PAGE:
freemexy: With China's Economy Battered By Pandemic
With China's Economy Battered By Pandemic
Since the coronavirus pandemic battered China's economy, tens of millions of urban and factory jobs have evaporated.Some workers and business owners have banded together to pressure companies or local governments for subsidies and payouts.To get more news about Shanghai economy news, you can visit shine news official website.
But many of the newly unemployed have instead returned to their rural villages. China's vast countryside now serves as an unemployment sponge, soaking up floating migrant workers in temporary agricultural work on small family plots.
"Say a factory used to hire 1,000 temporary workers; now, without new orders, these business owners can't afford to hire this many people," Yan Xiyun, a labor intermediary, told NPR. "The factory I usually go to in previous years could easily hire 2,000 people. Now there is scarcely anyone [on the factory floor]."
Ten years ago, Yan left her own village near the small city of Zhumadian in Henan province for the first time and joined the migrant workforce. Now, she's a headhunter working on commission, placing thousands of villagers like herself in electronics factories.
However, with the economy badly struggling, Yan says hourly salaries have dropped, some by more than 35%. So has the number of villagers she's been able to place in manufacturing hubs like Shenzhen and Dongguan, in China's south.
"Factories are all laying people off. They cannot possibly pay all their workers when they have no orders going out and no imported goods coming in," says Yan.The global economic slowdown could imperil China's goal to eradicate rural poverty by the end of 2020, a centerpiece initiative of Chinese leader Xi Jinping when he took power in 2012.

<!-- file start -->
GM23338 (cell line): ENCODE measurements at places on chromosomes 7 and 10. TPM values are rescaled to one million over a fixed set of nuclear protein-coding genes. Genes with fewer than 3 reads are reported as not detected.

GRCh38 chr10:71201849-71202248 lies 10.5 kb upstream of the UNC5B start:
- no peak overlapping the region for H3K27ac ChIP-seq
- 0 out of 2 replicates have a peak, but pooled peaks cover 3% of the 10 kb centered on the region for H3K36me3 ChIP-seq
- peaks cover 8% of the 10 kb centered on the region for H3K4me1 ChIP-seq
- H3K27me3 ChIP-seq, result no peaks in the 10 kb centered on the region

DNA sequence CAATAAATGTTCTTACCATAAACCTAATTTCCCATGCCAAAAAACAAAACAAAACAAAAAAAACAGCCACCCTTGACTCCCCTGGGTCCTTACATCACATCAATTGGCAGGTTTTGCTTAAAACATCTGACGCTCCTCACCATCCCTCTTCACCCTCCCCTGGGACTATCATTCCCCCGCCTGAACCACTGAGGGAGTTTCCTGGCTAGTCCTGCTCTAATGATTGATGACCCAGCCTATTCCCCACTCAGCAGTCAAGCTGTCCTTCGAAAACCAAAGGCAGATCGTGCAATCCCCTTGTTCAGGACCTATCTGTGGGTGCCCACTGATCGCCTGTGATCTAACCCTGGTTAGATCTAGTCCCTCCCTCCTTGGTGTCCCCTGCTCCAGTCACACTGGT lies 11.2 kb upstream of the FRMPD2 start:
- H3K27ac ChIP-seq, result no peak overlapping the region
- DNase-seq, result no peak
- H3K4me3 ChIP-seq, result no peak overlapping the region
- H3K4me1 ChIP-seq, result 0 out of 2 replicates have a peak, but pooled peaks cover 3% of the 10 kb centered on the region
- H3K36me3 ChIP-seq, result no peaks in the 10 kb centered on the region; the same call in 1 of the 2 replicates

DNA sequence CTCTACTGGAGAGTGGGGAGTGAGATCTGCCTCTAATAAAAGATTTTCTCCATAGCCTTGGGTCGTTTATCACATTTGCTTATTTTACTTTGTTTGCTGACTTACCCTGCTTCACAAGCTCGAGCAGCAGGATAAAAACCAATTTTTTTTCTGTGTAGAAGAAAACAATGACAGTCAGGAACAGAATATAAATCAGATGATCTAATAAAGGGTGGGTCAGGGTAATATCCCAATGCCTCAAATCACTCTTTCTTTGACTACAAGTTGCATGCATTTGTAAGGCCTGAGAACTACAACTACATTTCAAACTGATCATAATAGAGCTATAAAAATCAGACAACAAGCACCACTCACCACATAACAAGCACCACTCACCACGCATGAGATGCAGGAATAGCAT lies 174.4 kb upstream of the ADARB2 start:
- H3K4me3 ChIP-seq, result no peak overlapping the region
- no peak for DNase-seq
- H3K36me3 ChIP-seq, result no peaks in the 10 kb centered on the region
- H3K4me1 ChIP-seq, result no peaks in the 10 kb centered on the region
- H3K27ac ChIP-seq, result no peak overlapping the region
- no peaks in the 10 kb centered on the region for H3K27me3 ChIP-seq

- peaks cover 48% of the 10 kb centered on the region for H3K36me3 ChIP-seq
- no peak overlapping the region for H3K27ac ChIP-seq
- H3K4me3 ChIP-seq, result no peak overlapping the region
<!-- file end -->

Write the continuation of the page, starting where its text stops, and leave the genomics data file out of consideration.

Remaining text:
Some 5.5 million rural residents are still living under the poverty line, which China defines as annual income below 2,300 yuan ($324). (In comparison, the World Bank defines extreme poverty as living on less than $1.90 a day, or $694 a year.)
Researchers at Stanford University and Beijing's Renmin University who sampled nearly 700,000 villagers from seven Chinese provinces this year found measures to mitigate the spread of the virus have so dramatically reduced migrant workers' incomes that most have been forced to buy less food.
"In late April, only about half of those rural workers who were working last year were [still] working," said Scott Rozelle, a Stanford economist who led the team of researchers. "This is a good and bad news story. There was very little disease outbreak and China did many things to try to cushion the effect of the lockdown. But there were negative employment effects."
Worse, only about 10% of China's jobless normally receive state unemployment benefits because of stringent requirements that favor white-collar work. Unemployment insurance is only available to those who have paid into public funds for more than 12 months along with contributions from their employers. A vast majority of migrant laborers, whose jobs are seasonal, do not qualify.
Instead, the only recourse for hundreds of millions of migrant workers lies in a return to the land. But outside Zhumadian, among its dusty, golden wheat fields, villages are also feeling economic pain.Like many cities in central China, Zhumadian is a steady source of migrant workers who staff restaurants and factories from Shanghai to Shenzhen. This year, because of its proximity to the epicenter of the coronavirus epidemic in neighboring Hubei province and strict lockdown measures, those workers found themselves stranded in their villages without work.
Late in February, the Zhumadian municipal government was so desperate to get people back on the job, it chartered buses for hundreds of workers, ferrying them from Zhumadian's rural fringe to electronics factories in Guangdong province, more than 800 miles away. But by April, a plunge in consumer demand caused many smaller factories to close their doors for the rest of the year, only weeks after they had reopened as lockdown measures eased.
Among those who left and then returned were residents of Big Zhao Village, so named because everyone in there is related and has the same surname, Zhao. Those who would normally travel hundreds of miles for work must now opt for temporary jobs closer to homes, where wages are much lower.
"My daughter just returned to the village! The electronics factory ended up closing. Because of the coronavirus, no one is buying anything in China and the factory can't import goods," said Zhao, who didn't give his full name because he felt ashamed talking openly about his family's unemployment.